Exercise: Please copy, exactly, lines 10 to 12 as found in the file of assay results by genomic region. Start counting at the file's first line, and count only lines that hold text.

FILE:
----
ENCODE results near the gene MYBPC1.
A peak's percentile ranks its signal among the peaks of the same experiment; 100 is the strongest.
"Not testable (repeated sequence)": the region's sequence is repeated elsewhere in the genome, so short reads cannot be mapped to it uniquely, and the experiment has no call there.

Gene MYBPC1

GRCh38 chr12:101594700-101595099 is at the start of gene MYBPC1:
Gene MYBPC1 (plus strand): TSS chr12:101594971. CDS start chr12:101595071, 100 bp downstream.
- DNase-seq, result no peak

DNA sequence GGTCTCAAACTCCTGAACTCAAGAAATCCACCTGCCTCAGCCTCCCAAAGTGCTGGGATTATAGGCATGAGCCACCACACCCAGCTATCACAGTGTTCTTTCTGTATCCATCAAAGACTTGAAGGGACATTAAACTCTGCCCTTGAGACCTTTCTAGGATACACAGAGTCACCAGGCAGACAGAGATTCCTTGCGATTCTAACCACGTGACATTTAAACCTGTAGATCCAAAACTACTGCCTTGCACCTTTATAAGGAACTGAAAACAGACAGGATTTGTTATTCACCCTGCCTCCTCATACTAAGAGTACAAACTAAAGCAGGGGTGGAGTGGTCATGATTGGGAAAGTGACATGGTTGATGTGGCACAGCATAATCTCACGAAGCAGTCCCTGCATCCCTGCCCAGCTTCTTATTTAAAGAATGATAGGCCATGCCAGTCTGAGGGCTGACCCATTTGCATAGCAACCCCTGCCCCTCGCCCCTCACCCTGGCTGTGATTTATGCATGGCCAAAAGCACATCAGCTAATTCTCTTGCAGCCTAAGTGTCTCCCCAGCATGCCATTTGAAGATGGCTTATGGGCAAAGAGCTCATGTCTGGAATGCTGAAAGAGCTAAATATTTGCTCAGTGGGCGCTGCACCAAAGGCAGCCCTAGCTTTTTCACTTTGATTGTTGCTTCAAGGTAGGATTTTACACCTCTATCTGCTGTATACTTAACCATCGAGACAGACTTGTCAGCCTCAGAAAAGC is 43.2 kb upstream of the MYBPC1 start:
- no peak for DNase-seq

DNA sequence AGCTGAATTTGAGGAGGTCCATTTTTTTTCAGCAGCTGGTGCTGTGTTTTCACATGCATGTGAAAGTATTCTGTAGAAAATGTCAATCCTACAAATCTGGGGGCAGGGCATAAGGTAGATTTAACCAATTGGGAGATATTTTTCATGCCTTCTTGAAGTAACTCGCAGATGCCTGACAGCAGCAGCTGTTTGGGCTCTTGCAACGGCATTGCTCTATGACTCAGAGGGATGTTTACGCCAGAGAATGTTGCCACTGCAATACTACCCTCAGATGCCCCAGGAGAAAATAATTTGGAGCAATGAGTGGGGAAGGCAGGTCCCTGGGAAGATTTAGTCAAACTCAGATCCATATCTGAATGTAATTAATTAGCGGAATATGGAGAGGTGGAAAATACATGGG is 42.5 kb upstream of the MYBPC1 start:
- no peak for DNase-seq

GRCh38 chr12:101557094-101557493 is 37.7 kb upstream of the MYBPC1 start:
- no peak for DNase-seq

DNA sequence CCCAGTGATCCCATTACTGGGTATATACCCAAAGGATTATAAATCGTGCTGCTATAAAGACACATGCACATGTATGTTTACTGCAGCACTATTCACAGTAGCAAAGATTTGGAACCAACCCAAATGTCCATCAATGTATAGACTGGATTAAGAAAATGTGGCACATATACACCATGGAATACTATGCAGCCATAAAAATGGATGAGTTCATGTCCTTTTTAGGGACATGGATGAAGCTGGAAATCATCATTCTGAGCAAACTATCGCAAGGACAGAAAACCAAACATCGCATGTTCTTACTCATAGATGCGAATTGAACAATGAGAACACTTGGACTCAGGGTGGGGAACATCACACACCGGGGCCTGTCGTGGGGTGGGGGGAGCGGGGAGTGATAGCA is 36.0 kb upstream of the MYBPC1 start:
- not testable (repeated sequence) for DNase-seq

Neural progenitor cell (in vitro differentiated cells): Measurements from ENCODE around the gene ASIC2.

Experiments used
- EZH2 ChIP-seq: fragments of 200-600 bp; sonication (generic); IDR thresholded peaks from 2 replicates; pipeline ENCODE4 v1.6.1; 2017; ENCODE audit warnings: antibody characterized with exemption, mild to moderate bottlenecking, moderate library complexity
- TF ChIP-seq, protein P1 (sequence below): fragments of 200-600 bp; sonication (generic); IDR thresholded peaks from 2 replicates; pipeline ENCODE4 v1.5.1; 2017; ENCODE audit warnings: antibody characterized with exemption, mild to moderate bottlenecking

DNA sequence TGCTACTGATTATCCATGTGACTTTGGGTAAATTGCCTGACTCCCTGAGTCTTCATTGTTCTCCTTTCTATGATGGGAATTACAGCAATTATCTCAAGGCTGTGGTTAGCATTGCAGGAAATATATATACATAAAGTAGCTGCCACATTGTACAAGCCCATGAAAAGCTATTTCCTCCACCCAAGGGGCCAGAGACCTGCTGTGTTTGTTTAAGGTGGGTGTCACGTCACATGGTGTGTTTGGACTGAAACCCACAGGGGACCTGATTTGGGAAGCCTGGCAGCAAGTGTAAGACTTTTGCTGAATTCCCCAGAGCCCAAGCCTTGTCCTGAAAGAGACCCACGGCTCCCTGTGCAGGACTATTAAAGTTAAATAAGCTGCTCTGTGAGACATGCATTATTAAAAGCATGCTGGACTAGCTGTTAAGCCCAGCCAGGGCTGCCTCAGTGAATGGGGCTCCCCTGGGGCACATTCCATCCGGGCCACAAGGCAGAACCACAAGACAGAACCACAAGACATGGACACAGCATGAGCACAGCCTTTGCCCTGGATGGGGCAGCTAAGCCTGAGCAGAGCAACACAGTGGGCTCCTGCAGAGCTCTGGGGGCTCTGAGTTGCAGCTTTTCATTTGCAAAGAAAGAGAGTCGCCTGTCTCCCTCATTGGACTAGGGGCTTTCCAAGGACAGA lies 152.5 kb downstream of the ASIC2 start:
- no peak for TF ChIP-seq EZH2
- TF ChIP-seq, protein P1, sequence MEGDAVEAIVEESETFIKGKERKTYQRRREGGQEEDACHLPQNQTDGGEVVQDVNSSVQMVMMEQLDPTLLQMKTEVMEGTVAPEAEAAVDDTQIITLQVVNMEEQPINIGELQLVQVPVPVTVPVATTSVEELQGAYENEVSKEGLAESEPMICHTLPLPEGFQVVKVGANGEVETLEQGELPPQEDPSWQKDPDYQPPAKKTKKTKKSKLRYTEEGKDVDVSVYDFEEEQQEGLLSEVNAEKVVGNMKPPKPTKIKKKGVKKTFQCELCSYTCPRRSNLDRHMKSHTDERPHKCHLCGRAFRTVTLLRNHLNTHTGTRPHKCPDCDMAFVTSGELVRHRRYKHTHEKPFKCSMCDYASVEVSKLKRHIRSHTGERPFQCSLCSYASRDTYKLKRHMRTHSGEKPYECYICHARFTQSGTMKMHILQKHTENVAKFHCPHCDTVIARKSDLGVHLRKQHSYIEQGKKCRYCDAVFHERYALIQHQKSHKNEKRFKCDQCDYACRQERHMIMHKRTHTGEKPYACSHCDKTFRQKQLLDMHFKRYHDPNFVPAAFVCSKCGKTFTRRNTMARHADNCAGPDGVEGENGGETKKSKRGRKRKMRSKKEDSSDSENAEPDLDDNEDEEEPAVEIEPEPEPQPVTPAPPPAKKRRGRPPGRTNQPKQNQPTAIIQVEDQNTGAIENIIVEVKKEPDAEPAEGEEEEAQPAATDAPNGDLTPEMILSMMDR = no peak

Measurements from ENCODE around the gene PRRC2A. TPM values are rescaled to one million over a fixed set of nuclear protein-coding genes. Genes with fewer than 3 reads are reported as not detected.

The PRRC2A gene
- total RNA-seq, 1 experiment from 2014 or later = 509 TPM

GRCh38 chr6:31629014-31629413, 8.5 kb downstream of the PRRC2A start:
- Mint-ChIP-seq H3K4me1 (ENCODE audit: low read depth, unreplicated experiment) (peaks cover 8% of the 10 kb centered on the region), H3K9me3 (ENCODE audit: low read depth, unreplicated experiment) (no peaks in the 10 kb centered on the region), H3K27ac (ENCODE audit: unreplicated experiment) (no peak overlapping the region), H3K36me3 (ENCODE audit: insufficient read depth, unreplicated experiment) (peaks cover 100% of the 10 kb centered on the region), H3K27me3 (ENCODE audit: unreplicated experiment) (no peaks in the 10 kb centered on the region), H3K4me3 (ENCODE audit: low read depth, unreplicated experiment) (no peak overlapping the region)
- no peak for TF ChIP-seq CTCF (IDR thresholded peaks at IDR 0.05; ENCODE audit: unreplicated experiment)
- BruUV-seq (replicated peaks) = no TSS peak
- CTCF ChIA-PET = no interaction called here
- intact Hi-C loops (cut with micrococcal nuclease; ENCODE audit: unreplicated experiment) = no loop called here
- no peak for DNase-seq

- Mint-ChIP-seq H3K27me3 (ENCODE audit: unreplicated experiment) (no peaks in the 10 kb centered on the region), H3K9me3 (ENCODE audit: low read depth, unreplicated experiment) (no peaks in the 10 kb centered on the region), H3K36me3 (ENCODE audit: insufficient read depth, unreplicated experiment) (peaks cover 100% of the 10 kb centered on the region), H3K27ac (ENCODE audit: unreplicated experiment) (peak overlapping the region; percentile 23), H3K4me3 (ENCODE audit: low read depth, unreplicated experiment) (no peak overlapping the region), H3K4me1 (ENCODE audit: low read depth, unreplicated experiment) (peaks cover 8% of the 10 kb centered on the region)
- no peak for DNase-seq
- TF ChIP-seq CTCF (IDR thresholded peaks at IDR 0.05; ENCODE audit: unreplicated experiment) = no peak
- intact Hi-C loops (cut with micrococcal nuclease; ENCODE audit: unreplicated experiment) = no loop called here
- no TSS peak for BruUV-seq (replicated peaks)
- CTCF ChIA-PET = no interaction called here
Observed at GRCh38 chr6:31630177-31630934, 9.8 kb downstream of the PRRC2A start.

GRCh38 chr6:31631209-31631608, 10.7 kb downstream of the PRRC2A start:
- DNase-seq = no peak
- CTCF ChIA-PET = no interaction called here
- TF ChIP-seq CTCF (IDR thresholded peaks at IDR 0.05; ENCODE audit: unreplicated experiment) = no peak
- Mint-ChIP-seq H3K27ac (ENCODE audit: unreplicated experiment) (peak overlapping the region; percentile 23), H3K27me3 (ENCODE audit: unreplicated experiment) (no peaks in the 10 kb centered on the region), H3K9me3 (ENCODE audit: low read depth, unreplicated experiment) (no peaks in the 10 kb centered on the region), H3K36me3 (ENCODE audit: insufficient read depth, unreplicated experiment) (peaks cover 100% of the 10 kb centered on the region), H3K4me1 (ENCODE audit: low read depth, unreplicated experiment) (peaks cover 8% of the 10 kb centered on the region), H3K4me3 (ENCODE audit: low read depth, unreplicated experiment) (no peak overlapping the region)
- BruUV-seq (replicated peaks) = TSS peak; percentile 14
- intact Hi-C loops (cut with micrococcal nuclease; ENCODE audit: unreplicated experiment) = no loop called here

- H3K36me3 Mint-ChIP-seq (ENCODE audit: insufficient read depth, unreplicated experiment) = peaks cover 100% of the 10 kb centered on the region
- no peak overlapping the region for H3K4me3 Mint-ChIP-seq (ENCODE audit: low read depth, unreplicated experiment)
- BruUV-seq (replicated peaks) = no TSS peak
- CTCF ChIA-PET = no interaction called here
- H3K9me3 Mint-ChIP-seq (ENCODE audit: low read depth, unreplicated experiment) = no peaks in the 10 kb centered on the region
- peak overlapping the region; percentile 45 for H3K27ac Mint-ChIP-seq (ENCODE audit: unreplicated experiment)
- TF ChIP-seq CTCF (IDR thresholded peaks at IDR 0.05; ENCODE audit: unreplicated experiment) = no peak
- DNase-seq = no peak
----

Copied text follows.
DNA sequence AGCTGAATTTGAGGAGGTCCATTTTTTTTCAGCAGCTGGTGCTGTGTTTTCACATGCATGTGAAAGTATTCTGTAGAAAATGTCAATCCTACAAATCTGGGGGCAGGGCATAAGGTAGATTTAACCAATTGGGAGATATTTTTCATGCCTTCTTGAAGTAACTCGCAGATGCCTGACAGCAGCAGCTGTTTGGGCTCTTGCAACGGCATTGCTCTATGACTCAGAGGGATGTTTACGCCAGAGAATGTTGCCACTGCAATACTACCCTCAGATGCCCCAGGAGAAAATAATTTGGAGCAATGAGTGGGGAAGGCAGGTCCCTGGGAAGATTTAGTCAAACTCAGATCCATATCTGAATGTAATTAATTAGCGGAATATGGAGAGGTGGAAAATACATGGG is 42.5 kb upstream of the MYBPC1 start:
- no peak for DNase-seq

GRCh38 chr12:101557094-101557493 is 37.7 kb upstream of the MYBPC1 start: